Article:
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12-Inch Humanoids Found in the US – Facebook Scam

2014-09-10 20:20
A message enticing users to click on a link claiming to point to a video showing two small creatures with human look is currently making the rounds on Facebook, entrapping victims into a survey scam.

The message appears to be from a friend, who probably tried to watch the video and was asked to share the piece of news first.

The initial clues presented in the post on the social network should trigger the alarm bells of the tech-savvy users, but the average Joe may fall for the trick.

Urging potential victims to share content before viewing it

Cybercriminals are constantly trying to find new subjects that could attract a large number of users into their trap. In this case, they used a picture of what looks like someone examining two small humanoids.

There is additional information available, designed to make the potential victim click on the message and advance to the next stage of the scam; the crooks add that the two creatures “discovered” have 12 inches in size, adding to the sensational character of the story.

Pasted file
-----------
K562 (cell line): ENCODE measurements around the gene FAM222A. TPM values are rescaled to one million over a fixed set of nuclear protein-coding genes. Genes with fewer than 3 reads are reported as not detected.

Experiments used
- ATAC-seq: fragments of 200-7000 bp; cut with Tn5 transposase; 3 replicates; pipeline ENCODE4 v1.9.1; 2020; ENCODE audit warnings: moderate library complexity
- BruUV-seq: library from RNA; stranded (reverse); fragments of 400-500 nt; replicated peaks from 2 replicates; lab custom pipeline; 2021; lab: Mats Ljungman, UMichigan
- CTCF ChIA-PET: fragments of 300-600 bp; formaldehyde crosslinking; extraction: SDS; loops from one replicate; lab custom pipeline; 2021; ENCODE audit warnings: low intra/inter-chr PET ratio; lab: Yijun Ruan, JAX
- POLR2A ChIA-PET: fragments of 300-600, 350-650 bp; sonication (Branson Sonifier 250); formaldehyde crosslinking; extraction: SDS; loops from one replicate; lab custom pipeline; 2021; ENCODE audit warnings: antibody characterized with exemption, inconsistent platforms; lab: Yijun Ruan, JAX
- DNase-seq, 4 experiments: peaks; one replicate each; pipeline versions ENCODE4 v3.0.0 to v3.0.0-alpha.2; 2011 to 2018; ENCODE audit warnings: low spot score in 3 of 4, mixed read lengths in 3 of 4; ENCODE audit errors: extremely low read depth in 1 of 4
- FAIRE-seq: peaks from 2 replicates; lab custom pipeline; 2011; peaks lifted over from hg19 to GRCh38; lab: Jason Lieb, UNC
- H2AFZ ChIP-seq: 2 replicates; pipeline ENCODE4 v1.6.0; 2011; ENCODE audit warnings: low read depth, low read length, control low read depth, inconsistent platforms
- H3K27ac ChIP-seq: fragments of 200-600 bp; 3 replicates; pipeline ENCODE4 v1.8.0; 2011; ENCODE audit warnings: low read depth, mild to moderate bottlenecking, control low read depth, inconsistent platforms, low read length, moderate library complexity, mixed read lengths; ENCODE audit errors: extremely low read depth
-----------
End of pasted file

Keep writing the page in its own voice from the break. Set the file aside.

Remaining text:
According to Hoax-Slayer, as soon as the URL is accessed, the potential victim is directed to a spoofed Facebook page that appears to be complete with messages from others who saw the alleged video.

However, a closer analysis reveals that most of the areas on the page are actually images and not active content.

The last step of the deceit consists of setting another obstacle before the victim can see the promised video; this involves completing some surveys, which is actually the main purpose of the campaign.

Indication of the deceit

“Breaking news” messages from a Facebook friend should generally be treated with suspicion, and the recommended course of action is to verify the source or, if this is not available, to check reputed news outlets for the subject.

If online media failed to cover the sensational information, then the post is most likely a trap from cybercriminals trying to earn some cash.

Also, a request to share information before it has been verified is a clear “danger ahead” sign. Facebook never asks to disseminate content until it has already been experienced by the user.

Completing the online survey may not seem too dangerous in itself, but oftentimes the crooks ask for personal information, such as email address or phone number.

This information can be used in future campaigns or can be sold to marketing companies to promote their products, and even to other crooks for delivery of spam and phishing.

In this case, the two creatures are nothing but sculptures, and the man leaning over them is not a scientist but the artist himself.


Source: lmths.963854-macS-koobecaF-SU-eht-nI-dnuoF-sdionamuH-hcnI-21/swen/moc.aideptfos.swen

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